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Fourth Democratic senator backs Estrada

Bush now needs five more senators to force a vote

Estrada appears before the Senate Judiciary Committee at a September confirmation hearing.
Estrada appears before the Senate Judiciary Committee at a September confirmation hearing.

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WASHINGTON (Reuters) -- President Bush picked up a fourth Senate Democrat on Tuesday, Bill Nelson of Florida, in support of his embattled nomination of Miguel Estrada to a federal appeals court.

Bush now needs five more senators to force a vote on his bid to make Estrada the first Hispanic judge on the U.S. Court of Appeals for the District of Columbia Circuit.

Democratic foes insisted they had at least 44 lawmakers in the 100-member Senate lined up against the nominee, three more than needed to prevent a confirmation vote. All 51 Senate Republicans back the conservative Washington attorney.

Senate Judiciary Committee Chairman Orrin Hatch, a Utah Republican, said Tuesday he expected to eventually win over enough Democrats to force a confirmation vote. But top Democratic aides said they did not anticipate any defections and still expected to be able to block Estrada.

The fight is seen as a possible dress rehearsal for Bush's first U.S. Supreme Court nominee, who could be Estrada, provided he first wins the appeals court seat.

The U.S. Court of Appeals for the District of Columbia Circuit is considered the nation's second most powerful court since it often resolves disputes between the executive and legislative branches of government and rules on the constitutionality of federal laws and regulations.

As the Senate engaged in a third week of debate on the nomination, Nelson announced his backing of Estrada a day after a Hispanic group began airing radio ads in Florida and a handful of other states in support of the nominee.

"I am troubled by those who have suggested that some senators are anti-Hispanic because they seek additional information about this nominee," Nelson said in a statement. "Poisoning the debate with baseless, accusations demeans the nomination process."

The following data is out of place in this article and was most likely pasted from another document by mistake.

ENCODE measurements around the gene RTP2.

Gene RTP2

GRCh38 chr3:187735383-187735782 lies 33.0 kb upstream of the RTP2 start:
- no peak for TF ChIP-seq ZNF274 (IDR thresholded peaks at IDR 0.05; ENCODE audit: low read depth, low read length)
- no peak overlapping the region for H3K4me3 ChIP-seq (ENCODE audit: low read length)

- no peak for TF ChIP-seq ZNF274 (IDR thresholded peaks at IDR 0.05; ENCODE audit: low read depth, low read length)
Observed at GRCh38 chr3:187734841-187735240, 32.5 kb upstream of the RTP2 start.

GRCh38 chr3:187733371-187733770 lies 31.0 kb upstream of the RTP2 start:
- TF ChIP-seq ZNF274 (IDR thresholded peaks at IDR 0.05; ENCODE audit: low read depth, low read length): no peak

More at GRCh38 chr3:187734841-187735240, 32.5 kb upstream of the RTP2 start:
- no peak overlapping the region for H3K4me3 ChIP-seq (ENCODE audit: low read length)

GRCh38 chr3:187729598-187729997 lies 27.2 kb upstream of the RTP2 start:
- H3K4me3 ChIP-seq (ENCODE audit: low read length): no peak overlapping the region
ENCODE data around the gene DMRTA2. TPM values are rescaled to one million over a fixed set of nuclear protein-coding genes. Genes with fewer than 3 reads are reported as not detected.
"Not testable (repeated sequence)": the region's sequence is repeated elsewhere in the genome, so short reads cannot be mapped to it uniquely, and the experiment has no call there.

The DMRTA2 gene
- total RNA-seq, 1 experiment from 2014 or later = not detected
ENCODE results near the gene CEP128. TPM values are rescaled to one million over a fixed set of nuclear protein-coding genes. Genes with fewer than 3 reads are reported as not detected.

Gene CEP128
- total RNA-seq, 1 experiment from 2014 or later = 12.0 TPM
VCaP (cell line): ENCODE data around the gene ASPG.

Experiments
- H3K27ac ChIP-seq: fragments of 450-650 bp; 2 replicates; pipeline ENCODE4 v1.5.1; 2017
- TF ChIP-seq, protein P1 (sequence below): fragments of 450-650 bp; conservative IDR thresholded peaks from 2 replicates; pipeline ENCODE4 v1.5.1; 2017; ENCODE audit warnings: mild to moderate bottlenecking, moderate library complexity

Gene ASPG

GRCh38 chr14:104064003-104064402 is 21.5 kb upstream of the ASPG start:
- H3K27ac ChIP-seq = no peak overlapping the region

Credentials reviewed

Yet, Nelson said, "After reviewing Mr. Estrada's personal and professional credentials, including personally interviewing the nominee, I believe he is qualified to serve on the D.C. Circuit Court and, I will vote in favor of his nomination."

An aide said Nelson told Senate Minority Leader Tom Daschle, a South Dakota Democrat, two weeks ago he was leaning in favor of Estrada and informed Daschle Tuesday of his decision to back him.

In addition to Nelson, other Democrats who have announced their support for Estrada include: Sens. Ben Nelson of Nebraska, John Breaux of Louisiana and Zell Miller of Georgia.

Earlier Tuesday, Daschle urged the Republican-led Senate to set aside the nomination and begin consideration of competing plans to stimulate the economy. Republicans refused and instead tried to build pressure on Democrats to permit a vote on Estrada.

The only uncommitted senator on the nomination appears to be Democrat Bob Graham of Florida. His office said Tuesday he was reviewing materials and watching the televised Senate debate as he recovers from recent heart surgery.

Bush and fellow Republicans argue that the Honduran-born, Harvard-educated Estrada deserves to be confirmed, noting that the American Bar Association gave him its highest rating.

Democrats complain Estrada failed to answer a number of questions at his confirmation hearing last year, making him a "stealth candidate."

Critics also charge that Estrada, whose nomination has drawn a split response from the Hispanic community, is part of Bush's effort to pack the court with right-wing ideologues.

Senate Majority Leader Bill Frist, a Tennessee Republican, sought to end the stalemate by suggesting Democrats and Republicans draft a "reasonable list" of additional questions for Estrada to answer, and then vote on him on Friday.

But the possible deal fell through when Democrats again unsuccessfully demanded confidential memos Estrada wrote as an assistant U.S. solicitor general. The office represents the White House before the Supreme Court.



Copyright 2003 Reuters. All rights reserved. This material may not be published, broadcast, rewritten, or redistributed.

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